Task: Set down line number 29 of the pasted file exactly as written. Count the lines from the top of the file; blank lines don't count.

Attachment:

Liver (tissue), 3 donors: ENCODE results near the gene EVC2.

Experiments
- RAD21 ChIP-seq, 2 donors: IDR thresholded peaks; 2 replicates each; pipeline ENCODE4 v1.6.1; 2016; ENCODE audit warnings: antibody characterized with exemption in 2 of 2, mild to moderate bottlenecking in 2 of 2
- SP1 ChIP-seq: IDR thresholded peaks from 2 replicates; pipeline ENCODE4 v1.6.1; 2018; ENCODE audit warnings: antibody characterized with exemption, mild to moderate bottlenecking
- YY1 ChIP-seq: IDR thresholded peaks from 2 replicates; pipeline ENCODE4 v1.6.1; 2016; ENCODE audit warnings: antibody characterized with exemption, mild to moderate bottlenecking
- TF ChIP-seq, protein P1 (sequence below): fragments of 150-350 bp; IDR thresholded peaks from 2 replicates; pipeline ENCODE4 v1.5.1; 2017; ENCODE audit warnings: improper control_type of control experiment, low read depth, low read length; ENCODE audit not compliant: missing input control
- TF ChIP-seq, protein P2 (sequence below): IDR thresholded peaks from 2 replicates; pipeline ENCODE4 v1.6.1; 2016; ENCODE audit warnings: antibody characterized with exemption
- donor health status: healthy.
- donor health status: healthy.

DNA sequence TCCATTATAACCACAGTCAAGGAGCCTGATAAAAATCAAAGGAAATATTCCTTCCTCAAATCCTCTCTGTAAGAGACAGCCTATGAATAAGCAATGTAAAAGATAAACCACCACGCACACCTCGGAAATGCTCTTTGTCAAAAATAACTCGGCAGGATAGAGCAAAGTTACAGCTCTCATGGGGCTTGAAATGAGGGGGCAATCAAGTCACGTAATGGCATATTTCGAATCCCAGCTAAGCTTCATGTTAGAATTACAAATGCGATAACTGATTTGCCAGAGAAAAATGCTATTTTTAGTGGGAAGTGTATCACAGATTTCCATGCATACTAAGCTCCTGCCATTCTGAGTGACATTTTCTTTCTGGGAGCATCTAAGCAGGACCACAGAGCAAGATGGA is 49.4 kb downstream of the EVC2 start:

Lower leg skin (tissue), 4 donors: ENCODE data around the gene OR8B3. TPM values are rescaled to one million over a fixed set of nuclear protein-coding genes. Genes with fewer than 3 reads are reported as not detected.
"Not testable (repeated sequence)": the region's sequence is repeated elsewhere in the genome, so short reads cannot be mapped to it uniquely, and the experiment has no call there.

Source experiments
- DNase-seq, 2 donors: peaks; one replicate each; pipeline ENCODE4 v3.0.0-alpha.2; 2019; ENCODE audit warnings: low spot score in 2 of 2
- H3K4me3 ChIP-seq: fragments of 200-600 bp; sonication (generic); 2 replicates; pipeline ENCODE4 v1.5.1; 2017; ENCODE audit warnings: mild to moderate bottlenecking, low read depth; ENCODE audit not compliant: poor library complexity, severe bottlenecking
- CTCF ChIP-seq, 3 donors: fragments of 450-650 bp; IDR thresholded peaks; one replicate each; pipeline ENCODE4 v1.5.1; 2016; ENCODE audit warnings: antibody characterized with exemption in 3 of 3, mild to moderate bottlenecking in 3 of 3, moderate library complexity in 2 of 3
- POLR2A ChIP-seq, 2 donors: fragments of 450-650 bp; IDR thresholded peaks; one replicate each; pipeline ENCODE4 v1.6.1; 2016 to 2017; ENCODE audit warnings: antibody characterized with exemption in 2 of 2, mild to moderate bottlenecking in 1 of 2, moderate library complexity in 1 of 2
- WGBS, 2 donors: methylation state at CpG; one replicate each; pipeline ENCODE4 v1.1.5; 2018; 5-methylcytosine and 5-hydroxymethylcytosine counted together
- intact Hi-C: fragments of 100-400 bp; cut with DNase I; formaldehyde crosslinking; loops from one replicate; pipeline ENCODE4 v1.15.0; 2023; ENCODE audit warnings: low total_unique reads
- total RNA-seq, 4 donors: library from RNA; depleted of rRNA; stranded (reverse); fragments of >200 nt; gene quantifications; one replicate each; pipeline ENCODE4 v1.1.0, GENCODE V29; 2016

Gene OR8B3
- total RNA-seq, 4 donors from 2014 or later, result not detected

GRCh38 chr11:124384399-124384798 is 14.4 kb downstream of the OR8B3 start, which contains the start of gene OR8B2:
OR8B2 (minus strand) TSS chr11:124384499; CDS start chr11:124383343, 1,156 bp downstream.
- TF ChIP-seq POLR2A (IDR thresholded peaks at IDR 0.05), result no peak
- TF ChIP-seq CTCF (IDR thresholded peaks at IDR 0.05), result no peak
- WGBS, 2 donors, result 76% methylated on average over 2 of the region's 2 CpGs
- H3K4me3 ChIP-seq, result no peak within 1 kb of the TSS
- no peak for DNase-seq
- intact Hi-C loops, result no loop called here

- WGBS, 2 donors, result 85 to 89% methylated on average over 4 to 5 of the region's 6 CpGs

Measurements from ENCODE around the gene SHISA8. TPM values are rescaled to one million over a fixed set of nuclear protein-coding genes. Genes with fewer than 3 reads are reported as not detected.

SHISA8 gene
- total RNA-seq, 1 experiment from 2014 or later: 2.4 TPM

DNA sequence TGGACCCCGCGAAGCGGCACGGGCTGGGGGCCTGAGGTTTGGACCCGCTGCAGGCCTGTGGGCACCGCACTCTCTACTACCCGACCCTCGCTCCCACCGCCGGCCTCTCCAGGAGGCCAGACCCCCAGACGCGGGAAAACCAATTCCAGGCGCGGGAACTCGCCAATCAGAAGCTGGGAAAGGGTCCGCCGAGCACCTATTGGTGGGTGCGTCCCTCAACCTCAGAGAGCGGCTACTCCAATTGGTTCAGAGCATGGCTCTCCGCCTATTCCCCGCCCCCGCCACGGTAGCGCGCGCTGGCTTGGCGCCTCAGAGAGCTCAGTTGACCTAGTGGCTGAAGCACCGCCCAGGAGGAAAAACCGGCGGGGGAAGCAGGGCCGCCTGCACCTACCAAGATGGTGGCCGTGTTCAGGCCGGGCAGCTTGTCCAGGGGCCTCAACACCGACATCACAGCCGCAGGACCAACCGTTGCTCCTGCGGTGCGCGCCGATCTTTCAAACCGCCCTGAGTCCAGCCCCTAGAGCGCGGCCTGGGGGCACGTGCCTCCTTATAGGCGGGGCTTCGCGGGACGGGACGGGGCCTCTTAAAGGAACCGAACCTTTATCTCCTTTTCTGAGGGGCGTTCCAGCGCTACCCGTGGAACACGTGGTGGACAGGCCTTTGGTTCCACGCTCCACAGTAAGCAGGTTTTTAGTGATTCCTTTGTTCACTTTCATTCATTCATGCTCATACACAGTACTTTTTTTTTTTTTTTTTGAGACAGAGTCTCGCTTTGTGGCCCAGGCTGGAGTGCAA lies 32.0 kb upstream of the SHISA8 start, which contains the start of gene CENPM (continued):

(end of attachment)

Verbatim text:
- no peak for DNase-seq